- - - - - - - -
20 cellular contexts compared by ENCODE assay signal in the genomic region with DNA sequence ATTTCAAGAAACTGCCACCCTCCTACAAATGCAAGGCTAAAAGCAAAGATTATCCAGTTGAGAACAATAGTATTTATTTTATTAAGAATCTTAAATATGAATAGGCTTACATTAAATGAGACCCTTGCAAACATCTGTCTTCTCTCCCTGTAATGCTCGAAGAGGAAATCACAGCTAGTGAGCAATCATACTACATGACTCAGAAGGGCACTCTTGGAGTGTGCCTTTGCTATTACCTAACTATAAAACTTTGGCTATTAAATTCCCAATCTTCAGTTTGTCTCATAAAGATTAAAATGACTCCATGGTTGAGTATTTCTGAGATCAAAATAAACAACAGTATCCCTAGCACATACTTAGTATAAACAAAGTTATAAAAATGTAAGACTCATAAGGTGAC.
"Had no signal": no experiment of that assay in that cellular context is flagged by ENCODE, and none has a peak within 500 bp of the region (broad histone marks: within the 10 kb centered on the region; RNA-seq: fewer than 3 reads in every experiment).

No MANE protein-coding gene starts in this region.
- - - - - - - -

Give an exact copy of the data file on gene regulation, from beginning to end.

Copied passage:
20 cellular contexts compared by ENCODE assay signal in the genomic region with DNA sequence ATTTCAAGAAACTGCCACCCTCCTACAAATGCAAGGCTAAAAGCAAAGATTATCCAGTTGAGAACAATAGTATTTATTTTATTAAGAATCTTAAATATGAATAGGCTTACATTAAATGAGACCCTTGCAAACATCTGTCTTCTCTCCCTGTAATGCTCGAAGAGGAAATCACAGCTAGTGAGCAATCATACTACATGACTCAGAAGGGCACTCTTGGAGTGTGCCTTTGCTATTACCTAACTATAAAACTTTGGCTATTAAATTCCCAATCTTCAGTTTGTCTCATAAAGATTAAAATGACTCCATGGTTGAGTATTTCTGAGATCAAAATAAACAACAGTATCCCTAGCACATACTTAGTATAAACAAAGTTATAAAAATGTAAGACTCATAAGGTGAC.
"Had no signal": no experiment of that assay in that cellular context is flagged by ENCODE, and none has a peak within 500 bp of the region (broad histone marks: within the 10 kb centered on the region; RNA-seq: fewer than 3 reads in every experiment).

No MANE protein-coding gene starts in this region.